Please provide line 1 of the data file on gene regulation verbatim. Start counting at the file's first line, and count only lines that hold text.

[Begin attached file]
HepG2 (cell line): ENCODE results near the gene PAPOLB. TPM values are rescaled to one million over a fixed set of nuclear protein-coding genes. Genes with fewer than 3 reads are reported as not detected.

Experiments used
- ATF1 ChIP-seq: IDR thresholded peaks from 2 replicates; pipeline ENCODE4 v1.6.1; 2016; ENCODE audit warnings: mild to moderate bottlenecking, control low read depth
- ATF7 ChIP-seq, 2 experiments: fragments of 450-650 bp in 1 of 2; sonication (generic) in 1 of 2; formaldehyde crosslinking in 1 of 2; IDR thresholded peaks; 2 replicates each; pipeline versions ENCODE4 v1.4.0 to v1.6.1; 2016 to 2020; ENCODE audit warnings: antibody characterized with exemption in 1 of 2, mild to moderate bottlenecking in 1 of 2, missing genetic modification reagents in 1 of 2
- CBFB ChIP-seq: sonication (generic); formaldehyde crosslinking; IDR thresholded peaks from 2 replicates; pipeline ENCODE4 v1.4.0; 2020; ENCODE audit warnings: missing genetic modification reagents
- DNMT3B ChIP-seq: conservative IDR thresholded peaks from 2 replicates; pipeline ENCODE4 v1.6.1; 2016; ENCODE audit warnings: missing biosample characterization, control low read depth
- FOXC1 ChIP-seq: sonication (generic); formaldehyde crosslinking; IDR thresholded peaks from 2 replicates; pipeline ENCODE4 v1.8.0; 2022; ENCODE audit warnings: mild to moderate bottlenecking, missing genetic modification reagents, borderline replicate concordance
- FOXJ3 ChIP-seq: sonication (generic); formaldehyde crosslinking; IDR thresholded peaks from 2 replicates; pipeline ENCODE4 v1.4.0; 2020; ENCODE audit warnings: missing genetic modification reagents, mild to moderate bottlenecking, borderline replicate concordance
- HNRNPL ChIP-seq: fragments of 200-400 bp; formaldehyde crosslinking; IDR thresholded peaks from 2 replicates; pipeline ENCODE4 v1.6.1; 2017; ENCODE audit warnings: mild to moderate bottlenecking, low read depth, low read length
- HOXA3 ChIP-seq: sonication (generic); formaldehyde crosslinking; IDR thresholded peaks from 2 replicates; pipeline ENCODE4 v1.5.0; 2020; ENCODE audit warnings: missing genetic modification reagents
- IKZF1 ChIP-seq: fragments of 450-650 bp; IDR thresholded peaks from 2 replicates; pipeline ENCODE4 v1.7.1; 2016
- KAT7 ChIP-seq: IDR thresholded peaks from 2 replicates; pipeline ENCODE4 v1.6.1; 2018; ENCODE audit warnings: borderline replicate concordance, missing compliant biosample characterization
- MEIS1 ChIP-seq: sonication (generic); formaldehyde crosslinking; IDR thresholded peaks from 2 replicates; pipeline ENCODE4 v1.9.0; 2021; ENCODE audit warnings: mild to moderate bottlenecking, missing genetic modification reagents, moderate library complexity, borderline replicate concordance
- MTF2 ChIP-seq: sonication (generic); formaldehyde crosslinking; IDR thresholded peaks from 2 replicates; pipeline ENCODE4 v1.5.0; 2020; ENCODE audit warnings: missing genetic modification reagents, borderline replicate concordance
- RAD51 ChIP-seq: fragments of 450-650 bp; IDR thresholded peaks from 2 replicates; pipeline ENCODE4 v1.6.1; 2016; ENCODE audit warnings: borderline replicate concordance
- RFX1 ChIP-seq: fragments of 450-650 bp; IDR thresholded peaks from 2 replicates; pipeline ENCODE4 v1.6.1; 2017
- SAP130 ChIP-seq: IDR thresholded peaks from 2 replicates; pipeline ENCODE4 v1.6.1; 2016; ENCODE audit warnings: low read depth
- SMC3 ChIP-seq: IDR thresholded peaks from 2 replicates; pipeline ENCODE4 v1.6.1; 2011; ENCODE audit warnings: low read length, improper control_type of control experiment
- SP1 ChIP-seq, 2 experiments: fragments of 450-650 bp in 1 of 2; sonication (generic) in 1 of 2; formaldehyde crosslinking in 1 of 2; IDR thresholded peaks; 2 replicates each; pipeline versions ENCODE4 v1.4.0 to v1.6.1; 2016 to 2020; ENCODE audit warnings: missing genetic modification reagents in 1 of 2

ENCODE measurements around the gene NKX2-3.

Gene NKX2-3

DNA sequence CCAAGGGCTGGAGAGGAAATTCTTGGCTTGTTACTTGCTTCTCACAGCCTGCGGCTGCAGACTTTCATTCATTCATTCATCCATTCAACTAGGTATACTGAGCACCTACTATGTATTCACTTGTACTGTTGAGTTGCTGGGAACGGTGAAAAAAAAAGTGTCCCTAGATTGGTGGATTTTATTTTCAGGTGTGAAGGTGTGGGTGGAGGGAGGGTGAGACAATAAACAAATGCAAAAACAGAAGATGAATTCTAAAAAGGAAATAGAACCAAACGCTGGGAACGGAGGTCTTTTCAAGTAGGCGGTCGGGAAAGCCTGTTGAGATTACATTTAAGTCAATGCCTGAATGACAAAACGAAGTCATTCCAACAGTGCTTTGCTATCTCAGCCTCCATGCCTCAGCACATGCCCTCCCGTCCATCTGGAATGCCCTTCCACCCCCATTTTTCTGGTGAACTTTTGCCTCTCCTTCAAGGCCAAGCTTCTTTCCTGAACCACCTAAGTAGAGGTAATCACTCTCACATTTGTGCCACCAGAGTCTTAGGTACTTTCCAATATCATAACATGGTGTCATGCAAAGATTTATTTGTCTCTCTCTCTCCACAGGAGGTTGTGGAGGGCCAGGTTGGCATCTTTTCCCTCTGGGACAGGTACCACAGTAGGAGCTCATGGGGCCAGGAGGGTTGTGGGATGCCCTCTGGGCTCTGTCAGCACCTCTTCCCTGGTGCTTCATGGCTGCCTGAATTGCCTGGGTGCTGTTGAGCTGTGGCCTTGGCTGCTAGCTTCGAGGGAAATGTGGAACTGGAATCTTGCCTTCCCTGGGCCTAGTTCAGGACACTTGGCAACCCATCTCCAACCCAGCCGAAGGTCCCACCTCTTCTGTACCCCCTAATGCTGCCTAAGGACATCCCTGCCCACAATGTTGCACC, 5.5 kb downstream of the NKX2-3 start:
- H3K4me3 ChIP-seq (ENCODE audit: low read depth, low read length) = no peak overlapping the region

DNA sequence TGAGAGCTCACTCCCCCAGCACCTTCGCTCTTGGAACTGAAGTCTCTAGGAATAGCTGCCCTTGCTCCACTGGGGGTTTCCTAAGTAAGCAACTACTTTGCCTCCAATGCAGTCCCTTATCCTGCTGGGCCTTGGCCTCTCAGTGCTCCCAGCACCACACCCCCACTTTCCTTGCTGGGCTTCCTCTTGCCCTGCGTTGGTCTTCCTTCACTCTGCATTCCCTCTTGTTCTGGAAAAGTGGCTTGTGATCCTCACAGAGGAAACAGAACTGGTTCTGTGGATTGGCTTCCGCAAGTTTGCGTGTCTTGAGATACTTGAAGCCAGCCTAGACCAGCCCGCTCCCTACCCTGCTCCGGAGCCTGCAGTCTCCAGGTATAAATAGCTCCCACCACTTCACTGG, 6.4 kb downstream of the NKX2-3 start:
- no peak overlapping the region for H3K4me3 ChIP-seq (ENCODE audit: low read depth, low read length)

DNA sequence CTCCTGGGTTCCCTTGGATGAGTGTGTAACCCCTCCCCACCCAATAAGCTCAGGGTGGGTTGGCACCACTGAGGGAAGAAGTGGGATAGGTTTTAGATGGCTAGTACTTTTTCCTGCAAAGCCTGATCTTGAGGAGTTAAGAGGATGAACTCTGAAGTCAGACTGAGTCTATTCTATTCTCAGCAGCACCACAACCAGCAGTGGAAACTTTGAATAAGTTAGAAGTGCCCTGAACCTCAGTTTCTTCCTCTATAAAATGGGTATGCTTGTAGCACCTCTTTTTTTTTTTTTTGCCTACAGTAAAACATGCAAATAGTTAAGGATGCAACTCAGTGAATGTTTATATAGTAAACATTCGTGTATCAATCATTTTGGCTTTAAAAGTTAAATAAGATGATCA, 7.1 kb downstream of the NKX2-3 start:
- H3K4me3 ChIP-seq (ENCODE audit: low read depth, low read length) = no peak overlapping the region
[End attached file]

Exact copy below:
HepG2 (cell line): ENCODE results near the gene PAPOLB. TPM values are rescaled to one million over a fixed set of nuclear protein-coding genes. Genes with fewer than 3 reads are reported as not detected.